I've now been doing events and shows for one full year, and I'm still learning and trying to figure out where I belong.

Saturday, May 23, 2015

Wizard World Cosplay Pics!

To check out my Instagram Feed of all my favorite cosplayers at this year's Wizard World Comic Con here in St. Louis, go to my official author's website at www.jaynoelbooks.com

Monday, May 18, 2015

Grammar Map

Miss me last week?

I was in Birmingham, Alabama all week on business, and I have always been fascinated by how people speak in different parts of the country. Since I've traveled a lot, and I've been fortunate to have friends from coast to coast, I consider myself pretty damn good at figuring out where people are from just by listening to them speak. Not just by their "accents," but also by their word choices, colloquialisms, and grammar.

For example, in Alabama, a lot of local folks like to but "a" in front of verbs.

I'm a-goin' to the store to buy some bread.

Incidentally, many southern states also do this. West Virginia, for example.

Yale researchers have been studying how people in certain regions of the country use grammar, and they even created a pretty cool map. It's amazingly accurate. In fact, the map shows that many caucasians in Alabama do that A-Prefixing thing that I noticed.

Here in the St. Louis area (along with much of the Midwest - Illinois, Southern Michigan and Indiana, the Dakotas, Oklahoma, Ohio, and Iowa), we tend to use the Positive Anymore when talking. Here's a couple examples:

Yes, we still have several Blockbuster Video stores around here anymore.
The only thing anymore about baseball I like is watching home runs.

I have friends in Los Angeles, and along with other parts of the country, they like to do the Drama So when talking:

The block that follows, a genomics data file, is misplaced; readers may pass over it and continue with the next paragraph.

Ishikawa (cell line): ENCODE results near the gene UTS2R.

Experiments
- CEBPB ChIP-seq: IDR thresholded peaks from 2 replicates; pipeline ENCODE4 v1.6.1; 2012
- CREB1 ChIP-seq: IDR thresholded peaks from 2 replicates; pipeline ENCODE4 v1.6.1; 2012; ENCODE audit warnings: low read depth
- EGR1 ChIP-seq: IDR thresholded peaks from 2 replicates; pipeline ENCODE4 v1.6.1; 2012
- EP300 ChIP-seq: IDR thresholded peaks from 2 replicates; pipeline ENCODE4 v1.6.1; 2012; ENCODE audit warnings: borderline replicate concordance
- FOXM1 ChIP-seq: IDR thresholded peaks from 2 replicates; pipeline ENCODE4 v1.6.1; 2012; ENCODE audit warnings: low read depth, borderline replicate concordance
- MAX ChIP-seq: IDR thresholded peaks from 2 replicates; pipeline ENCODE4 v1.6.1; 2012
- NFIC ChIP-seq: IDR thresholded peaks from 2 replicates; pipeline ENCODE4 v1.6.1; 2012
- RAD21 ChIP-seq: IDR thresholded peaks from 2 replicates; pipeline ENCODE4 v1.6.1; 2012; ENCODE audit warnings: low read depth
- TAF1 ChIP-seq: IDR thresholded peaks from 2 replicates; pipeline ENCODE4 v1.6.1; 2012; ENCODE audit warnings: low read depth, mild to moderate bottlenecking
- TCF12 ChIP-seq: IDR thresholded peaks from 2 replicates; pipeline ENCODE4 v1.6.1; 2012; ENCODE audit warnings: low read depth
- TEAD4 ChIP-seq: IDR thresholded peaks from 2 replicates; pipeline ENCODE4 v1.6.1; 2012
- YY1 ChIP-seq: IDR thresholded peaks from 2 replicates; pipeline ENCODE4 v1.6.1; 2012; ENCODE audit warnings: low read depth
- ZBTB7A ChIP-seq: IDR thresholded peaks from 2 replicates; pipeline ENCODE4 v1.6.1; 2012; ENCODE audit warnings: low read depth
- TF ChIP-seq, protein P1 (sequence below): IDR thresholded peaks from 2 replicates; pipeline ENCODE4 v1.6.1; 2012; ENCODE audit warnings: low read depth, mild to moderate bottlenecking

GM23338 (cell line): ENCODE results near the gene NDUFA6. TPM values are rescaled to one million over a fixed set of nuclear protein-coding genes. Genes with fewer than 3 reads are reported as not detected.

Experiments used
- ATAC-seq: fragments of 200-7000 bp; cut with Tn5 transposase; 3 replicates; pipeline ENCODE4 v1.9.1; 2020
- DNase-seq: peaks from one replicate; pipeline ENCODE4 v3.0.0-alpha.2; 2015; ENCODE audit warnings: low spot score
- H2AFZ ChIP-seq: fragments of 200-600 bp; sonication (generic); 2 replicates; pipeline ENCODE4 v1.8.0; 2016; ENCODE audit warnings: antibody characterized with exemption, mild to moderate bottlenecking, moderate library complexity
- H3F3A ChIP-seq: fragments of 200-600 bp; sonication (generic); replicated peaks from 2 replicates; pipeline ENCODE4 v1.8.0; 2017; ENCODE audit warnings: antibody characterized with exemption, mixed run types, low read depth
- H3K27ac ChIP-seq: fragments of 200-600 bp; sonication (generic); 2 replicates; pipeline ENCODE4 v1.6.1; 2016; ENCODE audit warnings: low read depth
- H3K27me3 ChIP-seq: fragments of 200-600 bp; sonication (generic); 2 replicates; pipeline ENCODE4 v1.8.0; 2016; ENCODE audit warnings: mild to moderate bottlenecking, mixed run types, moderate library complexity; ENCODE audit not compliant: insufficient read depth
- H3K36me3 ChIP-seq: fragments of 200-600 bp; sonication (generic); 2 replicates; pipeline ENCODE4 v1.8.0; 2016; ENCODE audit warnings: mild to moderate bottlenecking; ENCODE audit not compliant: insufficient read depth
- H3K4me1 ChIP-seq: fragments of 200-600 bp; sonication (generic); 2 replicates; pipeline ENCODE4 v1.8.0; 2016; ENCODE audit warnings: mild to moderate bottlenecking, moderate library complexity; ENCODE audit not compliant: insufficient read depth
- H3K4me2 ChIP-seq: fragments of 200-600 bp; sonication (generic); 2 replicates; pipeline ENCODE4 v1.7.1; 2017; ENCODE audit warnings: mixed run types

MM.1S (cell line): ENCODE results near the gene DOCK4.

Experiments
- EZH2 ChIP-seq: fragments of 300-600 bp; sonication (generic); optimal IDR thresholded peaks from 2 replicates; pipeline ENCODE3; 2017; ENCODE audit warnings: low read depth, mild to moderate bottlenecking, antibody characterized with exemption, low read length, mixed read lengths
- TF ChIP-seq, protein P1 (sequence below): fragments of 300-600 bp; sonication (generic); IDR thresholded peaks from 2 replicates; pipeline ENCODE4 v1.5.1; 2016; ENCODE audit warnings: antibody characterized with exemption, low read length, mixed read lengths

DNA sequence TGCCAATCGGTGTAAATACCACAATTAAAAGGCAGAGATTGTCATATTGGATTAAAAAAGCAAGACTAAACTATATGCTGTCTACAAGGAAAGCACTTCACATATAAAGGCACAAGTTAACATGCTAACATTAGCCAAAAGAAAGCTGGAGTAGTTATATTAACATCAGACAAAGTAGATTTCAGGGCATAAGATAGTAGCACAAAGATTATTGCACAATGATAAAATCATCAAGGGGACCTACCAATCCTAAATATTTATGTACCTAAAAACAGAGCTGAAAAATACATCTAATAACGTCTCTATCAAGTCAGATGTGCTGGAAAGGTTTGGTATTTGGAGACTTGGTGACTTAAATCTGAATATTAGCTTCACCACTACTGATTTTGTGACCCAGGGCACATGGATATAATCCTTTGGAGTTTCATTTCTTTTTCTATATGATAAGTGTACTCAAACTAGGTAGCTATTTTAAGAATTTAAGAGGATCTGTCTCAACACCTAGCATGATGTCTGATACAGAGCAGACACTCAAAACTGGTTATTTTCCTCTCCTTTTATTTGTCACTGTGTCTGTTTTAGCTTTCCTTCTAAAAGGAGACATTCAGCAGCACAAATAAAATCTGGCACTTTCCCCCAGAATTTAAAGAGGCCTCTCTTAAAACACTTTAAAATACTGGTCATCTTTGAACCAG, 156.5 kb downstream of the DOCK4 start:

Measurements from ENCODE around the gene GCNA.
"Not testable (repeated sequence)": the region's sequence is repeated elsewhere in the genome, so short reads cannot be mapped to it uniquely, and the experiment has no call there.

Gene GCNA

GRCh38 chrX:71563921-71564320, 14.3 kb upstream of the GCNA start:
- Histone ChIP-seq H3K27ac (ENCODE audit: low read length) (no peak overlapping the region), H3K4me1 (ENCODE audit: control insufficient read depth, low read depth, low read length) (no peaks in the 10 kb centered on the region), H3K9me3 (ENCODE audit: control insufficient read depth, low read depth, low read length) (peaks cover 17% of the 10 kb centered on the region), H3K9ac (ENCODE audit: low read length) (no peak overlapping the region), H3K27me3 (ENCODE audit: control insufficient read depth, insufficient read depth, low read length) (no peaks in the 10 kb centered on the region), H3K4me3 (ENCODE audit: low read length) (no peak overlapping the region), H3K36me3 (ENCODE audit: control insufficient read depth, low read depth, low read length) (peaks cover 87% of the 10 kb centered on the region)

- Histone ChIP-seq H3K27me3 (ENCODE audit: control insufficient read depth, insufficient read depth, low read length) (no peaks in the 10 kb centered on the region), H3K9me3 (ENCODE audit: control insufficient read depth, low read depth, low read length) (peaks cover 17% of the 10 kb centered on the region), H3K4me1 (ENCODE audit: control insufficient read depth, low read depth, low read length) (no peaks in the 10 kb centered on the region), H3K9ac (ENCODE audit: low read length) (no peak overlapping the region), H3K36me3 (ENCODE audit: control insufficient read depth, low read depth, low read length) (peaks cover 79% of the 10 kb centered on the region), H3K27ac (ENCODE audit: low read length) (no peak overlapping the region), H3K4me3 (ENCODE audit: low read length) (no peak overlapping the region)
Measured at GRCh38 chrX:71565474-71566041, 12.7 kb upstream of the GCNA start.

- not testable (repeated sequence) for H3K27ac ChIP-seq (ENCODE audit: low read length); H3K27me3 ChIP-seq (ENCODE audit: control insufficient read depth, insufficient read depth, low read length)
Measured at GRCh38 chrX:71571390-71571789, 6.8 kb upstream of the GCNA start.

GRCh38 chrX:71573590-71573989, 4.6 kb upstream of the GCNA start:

I am so going to kick his ass when I see him next time.

People in New York state and Houston, Texas, and Seattle also tend to do the Drama So.

I spent some time in parts of Pennsylvania back in the early 2000s, and I always found Pennsylvanians had a very distinctive usage of the the English language that became easy for me to pick up. They are one of the regions that do the Needs Washed.

After driving through the mud, my car needs washed.

By the way, I've been told that I have absolutely no accent at all when I speak. People have said that I speak as if I could be on the news. Not sure if that's a compliment or not.

You can learn more about the Yale study and take a look at the entire Grammar Map HERE.


* Amazingly, Iron Warrior shot up the Amazon Best Sellers rankings despite a lack of marketing. It hovered in the Top 20 in the Asian Myths and Legends category before tumbling. Oh well. Easy come easy go.

* I will be at Wizard World Comic Con in St. Louis this weekend, sharing an author table with Eric Asher. It's the biggest show I've ever done. I'll be blogging about my experience next week.

* My blog turns 10 years old this August, and I think I'm going to celebrate with a bunch of giveaways AND I'm going to revert to my old format for the entire month. So expect whacky science stories in August.

Wednesday, May 6, 2015

IWSG for May 2015

Purpose: To share and encourage. Writers can express doubts and concerns without fear of appearing foolish or weak. Those who have been through the fire can offer assistance and guidance. It’s a safe haven for insecure writers of all kinds!

Blog tours, cover reveal, podcast interviews, social media campaigns...so many different ways to market and promote my latest release.

And yet, I'm not doing ANY of it.

On Monday, Iron Warrior, the third book in my Asian-inspired steampunk series, The Mechanica Wars, became available on Amazon and B&N (iTunes coming soon), and all I did was post about it on Facebook to my friends and family.

Why am I not cranking the marketing machine for this final volume in this trilogy? I just don't have the will. It's not just about insecurity, which is usually my best friend in this 'ol writing career o' mine. I've run out of steam. It takes effort to promote, and I have nothing in the tank.